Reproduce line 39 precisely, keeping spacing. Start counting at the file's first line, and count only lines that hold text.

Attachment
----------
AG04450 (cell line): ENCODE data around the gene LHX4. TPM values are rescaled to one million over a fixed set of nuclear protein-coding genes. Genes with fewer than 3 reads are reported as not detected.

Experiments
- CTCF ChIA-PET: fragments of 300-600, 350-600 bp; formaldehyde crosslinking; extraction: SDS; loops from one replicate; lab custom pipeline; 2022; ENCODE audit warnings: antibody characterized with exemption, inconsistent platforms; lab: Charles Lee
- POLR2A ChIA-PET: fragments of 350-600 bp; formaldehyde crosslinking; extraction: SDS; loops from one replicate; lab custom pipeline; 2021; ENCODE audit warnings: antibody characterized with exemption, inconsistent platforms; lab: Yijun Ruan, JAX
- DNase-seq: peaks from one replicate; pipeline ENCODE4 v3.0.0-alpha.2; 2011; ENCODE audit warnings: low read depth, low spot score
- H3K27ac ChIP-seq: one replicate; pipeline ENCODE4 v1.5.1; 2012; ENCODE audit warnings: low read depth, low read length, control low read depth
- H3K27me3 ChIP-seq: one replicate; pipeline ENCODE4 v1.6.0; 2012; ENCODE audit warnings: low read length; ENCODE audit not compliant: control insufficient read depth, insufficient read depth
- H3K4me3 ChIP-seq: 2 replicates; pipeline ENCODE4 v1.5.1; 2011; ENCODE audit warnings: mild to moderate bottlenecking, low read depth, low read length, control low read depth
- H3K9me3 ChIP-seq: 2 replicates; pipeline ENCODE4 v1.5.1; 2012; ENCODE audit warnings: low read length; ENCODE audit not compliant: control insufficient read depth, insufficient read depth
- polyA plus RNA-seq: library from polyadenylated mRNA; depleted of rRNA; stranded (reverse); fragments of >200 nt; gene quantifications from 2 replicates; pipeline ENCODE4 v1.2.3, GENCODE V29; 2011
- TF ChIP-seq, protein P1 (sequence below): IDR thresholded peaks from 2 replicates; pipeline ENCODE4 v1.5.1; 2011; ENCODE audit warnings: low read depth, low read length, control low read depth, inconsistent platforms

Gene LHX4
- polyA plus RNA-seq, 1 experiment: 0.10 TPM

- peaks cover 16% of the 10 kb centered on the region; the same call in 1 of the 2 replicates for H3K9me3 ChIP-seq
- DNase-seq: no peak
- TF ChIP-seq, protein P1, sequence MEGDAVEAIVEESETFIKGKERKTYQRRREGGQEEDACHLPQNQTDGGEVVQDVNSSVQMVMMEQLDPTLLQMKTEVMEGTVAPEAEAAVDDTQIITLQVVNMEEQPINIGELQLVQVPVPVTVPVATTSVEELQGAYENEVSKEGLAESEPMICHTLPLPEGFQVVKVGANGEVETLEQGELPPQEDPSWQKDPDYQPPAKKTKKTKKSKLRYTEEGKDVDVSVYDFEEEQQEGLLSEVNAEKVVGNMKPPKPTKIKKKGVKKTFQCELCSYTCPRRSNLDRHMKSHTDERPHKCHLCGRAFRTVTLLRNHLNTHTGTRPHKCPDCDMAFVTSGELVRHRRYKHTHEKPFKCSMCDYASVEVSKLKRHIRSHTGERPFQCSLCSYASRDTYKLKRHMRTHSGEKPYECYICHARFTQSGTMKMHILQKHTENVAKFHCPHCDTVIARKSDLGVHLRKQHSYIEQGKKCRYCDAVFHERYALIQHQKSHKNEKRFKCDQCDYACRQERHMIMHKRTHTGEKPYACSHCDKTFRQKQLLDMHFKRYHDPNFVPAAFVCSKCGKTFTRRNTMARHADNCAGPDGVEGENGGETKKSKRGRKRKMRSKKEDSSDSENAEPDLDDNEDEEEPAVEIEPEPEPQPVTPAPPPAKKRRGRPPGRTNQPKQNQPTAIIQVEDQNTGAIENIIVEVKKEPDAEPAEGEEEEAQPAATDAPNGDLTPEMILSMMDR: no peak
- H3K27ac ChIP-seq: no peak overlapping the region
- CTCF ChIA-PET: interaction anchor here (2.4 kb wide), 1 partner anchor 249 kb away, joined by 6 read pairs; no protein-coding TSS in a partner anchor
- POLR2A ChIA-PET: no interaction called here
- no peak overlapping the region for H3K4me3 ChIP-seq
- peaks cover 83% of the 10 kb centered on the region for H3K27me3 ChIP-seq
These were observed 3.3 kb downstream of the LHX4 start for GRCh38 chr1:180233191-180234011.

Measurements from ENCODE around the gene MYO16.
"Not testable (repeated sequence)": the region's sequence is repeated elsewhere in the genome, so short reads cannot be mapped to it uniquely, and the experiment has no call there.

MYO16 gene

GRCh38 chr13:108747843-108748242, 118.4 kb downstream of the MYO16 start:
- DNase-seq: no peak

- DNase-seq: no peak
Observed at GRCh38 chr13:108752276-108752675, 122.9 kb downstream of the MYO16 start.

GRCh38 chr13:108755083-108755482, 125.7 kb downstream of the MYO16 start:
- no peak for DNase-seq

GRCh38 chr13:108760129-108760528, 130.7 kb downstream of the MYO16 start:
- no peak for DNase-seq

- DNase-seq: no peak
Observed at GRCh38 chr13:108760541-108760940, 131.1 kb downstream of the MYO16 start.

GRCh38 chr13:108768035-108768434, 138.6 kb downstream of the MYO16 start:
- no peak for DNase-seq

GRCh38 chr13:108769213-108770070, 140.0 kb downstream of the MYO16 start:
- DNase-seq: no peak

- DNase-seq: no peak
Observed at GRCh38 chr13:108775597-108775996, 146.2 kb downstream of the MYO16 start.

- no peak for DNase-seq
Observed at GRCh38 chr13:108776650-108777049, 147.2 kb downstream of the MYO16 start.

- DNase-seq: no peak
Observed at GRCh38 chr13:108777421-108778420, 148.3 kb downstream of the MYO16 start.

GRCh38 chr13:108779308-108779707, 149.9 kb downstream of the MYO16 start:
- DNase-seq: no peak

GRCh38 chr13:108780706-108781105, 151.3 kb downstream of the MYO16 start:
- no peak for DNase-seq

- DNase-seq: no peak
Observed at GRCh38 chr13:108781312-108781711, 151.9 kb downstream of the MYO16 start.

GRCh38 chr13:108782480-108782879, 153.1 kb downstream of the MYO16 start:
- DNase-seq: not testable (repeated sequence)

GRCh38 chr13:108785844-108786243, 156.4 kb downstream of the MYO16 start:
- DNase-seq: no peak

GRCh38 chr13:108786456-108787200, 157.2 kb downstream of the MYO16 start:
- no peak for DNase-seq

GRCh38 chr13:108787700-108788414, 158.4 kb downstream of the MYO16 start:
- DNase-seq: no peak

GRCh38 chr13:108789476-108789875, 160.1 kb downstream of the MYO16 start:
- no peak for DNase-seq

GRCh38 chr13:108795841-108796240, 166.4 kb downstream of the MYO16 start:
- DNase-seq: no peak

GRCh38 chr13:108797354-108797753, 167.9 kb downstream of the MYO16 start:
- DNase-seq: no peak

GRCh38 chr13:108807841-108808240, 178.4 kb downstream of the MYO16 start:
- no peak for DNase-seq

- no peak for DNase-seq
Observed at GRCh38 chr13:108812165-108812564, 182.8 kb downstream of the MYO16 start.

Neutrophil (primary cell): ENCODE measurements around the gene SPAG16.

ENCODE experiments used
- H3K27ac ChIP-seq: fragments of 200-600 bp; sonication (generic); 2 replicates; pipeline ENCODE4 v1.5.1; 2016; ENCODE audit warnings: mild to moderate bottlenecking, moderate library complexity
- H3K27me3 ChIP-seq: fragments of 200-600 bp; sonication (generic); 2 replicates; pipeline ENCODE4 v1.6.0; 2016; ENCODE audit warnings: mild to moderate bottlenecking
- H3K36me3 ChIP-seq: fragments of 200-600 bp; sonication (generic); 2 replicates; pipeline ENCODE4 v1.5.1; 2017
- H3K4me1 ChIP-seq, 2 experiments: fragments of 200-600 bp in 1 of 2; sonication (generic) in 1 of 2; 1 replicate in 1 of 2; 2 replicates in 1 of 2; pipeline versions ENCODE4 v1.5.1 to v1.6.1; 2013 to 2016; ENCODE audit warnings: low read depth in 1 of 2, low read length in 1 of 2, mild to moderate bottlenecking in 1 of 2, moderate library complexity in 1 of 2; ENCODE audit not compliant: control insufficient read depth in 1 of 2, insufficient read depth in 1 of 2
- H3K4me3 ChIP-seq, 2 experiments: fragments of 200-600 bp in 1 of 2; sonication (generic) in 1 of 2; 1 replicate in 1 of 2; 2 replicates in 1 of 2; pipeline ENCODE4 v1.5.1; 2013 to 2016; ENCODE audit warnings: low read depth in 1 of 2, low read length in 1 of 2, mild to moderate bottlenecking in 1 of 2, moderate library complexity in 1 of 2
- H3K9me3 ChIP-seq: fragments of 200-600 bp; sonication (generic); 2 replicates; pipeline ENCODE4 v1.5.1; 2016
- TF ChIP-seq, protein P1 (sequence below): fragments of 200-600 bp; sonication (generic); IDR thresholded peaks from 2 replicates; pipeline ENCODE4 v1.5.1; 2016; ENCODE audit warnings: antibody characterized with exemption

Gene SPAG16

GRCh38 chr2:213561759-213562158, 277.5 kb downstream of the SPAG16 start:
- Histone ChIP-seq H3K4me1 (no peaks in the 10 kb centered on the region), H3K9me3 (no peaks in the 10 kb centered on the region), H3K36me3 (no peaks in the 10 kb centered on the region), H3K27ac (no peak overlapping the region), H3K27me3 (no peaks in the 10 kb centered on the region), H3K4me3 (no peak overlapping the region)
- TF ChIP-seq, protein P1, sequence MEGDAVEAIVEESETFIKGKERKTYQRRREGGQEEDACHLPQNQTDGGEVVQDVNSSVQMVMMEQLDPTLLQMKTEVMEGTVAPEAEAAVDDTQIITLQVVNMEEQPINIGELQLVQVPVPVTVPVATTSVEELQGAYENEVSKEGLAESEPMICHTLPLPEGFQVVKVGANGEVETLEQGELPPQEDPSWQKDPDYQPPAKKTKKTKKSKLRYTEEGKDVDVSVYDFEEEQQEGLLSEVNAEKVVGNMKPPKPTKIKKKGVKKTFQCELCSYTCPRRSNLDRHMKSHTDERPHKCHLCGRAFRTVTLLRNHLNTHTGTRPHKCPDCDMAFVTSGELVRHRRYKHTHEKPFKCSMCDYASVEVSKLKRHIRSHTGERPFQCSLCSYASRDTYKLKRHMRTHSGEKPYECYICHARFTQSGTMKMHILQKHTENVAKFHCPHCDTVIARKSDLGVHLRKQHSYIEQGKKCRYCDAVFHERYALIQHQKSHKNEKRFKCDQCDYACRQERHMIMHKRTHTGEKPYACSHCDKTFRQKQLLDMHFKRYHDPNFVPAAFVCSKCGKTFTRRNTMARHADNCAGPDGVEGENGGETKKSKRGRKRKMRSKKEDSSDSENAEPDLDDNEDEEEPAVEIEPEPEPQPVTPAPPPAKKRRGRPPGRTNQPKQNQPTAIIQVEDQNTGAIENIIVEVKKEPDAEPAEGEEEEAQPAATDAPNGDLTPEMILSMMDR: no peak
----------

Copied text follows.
- DNase-seq: no peak